In Part 1 of this series, I wrote about the differences between the National Anthem Committee (NAC) adopted protocol for the National Anthem, and the law subsequently passed by Congress a few months later. The differences are striking and if you missed it, stop and go read it.
Style over substance is the topic de jour—looking at the current trend of performers and their renditions. Here is part of The Code for the National Anthem of the United States of America adopted by the National Anthem committee in April of 1942.
… Since the message of the music is greatly heightened by the text, it is of paramount importance that emphasis be placed upon the singing of the National Anthem.
… It is inappropriate to make or use sophisticated "concert" versions of the National Anthem.
…The slighting of note values in the playing or singing of the National Anthem will seriously impair the beauty and effectiveness of both the music and lyric.
The NAC took the National Anthem very seriously and their document contained language to deter any symphonic changes to the music, in either melody or performance. I shudder to think what members of the committee would think of today’s performances that are so far from the original that the audience might have trouble recognizing the melody.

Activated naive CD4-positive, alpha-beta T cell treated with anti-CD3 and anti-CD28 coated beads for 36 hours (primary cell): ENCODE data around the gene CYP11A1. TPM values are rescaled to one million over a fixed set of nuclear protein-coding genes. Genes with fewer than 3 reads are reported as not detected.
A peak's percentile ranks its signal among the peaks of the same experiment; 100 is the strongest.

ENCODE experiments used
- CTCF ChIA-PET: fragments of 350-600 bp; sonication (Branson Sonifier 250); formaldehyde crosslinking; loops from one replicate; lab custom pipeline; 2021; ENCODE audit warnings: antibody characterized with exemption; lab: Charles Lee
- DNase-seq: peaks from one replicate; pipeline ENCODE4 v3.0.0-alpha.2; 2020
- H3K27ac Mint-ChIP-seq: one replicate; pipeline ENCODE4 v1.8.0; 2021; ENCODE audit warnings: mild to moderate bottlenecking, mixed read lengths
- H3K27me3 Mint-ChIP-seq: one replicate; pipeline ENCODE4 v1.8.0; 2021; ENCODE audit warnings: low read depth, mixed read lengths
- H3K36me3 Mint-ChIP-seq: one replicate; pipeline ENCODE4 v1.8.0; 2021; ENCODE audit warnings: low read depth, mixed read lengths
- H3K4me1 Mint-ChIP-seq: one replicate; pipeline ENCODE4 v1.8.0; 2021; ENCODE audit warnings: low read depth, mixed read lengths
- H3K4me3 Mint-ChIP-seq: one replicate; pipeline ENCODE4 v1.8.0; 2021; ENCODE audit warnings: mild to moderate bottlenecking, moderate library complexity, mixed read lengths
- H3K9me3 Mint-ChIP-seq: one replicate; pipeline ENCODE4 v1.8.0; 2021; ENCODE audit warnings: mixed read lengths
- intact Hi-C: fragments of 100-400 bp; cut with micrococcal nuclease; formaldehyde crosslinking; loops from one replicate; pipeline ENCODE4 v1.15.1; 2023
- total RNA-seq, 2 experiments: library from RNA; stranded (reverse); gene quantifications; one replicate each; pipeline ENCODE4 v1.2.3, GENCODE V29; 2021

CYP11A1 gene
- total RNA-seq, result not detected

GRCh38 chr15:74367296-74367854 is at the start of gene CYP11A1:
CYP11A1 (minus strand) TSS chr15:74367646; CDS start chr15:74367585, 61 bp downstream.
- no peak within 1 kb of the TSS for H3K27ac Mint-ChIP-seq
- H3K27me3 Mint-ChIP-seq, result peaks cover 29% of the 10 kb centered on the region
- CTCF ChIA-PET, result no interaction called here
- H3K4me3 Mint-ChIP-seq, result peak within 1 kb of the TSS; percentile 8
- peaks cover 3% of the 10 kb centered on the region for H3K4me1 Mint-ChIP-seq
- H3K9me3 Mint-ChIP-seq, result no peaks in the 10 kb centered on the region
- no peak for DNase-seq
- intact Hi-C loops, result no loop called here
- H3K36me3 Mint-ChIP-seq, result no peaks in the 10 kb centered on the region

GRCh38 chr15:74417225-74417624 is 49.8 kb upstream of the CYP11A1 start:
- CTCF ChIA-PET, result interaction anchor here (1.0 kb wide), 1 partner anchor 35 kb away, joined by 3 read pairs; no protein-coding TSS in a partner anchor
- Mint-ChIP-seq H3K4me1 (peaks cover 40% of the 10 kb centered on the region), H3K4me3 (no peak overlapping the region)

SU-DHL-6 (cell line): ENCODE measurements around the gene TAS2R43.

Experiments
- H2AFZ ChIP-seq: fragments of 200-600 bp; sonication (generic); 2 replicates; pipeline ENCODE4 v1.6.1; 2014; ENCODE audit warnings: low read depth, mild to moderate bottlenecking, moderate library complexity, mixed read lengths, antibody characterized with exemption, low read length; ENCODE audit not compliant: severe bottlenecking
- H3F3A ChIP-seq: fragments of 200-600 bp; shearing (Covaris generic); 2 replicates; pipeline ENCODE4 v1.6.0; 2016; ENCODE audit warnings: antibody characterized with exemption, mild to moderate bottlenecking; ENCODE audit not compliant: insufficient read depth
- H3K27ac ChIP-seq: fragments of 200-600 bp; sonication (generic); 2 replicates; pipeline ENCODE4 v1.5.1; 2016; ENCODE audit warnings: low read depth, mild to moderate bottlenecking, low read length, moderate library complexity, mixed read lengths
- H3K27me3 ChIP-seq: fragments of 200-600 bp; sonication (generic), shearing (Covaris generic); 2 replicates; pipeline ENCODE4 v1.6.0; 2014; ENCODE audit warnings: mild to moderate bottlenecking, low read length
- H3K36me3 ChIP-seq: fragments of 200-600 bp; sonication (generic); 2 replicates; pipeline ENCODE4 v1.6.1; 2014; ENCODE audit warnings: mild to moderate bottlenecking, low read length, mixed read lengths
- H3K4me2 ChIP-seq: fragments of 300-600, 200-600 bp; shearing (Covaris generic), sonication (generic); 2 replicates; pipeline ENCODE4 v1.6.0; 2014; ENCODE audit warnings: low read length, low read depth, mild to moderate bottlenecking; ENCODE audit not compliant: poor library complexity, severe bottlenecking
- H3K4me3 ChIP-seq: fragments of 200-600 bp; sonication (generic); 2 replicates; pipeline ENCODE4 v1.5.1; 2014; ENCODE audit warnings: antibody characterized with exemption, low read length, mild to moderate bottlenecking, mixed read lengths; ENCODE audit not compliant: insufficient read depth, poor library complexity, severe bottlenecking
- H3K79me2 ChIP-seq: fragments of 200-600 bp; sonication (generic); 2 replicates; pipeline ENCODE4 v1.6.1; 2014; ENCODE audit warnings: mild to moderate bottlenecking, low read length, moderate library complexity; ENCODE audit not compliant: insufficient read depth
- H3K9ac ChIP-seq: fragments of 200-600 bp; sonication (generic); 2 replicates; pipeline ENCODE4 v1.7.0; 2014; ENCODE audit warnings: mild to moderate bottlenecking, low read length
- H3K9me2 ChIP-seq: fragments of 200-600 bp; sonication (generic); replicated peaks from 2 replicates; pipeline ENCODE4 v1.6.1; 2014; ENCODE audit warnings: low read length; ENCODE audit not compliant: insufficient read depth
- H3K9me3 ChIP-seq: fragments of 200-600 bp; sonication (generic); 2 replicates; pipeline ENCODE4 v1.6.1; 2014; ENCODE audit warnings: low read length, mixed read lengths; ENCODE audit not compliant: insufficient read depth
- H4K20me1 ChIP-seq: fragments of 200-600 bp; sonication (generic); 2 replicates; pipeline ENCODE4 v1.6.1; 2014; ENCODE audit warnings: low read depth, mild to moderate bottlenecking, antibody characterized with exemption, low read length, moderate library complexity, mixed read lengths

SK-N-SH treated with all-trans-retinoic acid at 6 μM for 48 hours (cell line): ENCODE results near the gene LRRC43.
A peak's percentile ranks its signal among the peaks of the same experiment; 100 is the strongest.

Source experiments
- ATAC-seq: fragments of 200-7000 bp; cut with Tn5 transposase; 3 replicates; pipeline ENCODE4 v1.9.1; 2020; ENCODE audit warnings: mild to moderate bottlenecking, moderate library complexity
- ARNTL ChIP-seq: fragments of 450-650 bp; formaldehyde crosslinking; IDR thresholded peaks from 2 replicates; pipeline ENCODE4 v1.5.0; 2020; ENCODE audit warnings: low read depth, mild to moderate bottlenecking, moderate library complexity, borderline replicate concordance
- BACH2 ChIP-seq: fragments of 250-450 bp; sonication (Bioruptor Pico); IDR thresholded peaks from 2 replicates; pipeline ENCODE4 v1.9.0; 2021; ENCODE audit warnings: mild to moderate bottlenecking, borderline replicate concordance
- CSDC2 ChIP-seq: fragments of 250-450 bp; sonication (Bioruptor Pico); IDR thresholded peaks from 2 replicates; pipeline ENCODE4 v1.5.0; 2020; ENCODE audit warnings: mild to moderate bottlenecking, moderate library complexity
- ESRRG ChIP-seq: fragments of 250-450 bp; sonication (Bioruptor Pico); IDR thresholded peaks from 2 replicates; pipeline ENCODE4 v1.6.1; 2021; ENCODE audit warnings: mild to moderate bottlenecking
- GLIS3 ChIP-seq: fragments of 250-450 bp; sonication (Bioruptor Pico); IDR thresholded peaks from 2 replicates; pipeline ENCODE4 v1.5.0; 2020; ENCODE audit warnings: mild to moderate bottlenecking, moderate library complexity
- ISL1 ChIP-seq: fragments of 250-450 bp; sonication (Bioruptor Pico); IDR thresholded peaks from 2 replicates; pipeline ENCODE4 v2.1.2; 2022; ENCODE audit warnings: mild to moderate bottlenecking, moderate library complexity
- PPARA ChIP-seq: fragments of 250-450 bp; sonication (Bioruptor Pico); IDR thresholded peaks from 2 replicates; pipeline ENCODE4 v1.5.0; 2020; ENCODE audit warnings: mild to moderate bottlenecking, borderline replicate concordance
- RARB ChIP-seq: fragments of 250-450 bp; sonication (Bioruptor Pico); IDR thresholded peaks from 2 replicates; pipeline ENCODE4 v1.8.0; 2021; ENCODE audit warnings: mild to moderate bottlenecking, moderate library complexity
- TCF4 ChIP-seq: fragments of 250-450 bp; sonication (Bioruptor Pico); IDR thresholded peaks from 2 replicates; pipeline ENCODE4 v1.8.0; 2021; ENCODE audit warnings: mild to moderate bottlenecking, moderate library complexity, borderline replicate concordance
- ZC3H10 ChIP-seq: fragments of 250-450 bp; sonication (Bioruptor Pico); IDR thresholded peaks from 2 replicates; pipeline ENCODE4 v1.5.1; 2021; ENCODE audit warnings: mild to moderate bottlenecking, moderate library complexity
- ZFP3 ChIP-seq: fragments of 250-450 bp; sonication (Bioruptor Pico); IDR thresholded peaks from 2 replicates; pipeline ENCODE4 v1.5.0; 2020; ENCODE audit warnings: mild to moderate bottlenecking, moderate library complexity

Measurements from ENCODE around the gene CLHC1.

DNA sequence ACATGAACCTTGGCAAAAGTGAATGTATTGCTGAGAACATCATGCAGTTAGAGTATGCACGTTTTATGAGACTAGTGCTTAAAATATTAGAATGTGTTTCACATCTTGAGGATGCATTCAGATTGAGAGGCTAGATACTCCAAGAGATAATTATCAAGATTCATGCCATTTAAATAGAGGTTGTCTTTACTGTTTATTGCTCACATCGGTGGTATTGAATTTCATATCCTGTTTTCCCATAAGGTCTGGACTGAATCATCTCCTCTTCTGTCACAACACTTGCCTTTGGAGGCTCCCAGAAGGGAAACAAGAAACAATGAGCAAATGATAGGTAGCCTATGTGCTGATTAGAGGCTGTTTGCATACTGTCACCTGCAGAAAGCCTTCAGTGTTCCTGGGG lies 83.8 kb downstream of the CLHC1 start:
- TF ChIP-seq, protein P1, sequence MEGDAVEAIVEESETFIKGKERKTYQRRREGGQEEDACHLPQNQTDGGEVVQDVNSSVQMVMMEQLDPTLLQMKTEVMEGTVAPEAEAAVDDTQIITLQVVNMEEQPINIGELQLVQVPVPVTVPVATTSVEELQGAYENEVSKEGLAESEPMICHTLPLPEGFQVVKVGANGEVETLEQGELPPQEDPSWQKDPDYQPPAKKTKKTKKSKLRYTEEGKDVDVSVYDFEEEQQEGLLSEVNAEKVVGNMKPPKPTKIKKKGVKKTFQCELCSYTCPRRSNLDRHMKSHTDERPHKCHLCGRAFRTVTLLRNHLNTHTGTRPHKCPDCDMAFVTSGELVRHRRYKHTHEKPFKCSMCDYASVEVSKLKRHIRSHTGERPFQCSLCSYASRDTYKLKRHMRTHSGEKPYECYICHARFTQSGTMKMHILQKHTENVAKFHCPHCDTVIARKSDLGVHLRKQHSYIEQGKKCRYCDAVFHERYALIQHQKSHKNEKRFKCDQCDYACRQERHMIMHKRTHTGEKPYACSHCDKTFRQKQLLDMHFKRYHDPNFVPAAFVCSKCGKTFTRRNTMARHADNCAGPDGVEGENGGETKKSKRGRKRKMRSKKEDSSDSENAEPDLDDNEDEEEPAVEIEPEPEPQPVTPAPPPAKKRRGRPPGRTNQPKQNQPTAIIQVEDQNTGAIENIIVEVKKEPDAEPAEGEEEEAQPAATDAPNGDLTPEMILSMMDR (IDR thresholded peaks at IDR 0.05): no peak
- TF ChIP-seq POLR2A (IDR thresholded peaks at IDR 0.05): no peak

Stars and the National Anthem
Inviting a famous star to perform the National Anthem isn’t new. In 1968 Jose’ Feliciano was invited to sing before Game 5 of the World Series between Detroit and St. Louis. Although his performance was from his heart, the bluesy guitar-accompanied rendition of the National Anthem nearly killed his career.
How attitudes have changed. Since then many famous personalities have sung the National Anthem before sporting events, with two coming to mind immediately. The first—Roseanne Barr, the second was Whitney Houston. Roseanne’s comedy version is available if you really want to view it, but I advise against it. I want to focus on Whitney’s version for a moment.
After you get the lump our of your throat, let’s move on. I’ll tell you exactly what made Whitney’s version so powerful—she was accompanied by an orchestra. The tempo was set and the audience could sing along with them in our National Anthem. In fact, at the beginning of the video, you can hear the announcer ask the audience to join in singing the anthem.
Now, I want to look at another rendition of the anthem.
Did you try to sing along with Destiny’s Child? If you did, I hope you didn’t hurt yourself. Since they sang a cappella, there are no boundaries requiring their attention. They didn’t have to sing a single note contained in the melody line or hold to any tempo. While it sounded beautiful, it was all about THEIR PERFORMANCE, not the National Anthem. It was almost unrecognizable as the National Anthem, and it was all about THEM.
Today’s society is changing in many ways, and not all of them are good. We will spend millions of dollars preserving old buildings and works of art, but when it comes to following the U.S. Flag Code or the National Anthem protocol, we feel free to do what we want.
The National Anthem protocol is similar to the U.S. Flag Code in that it is a law of honor. Since there aren’t any Flag Code or National Anthem police, we are on our own to obey and respect.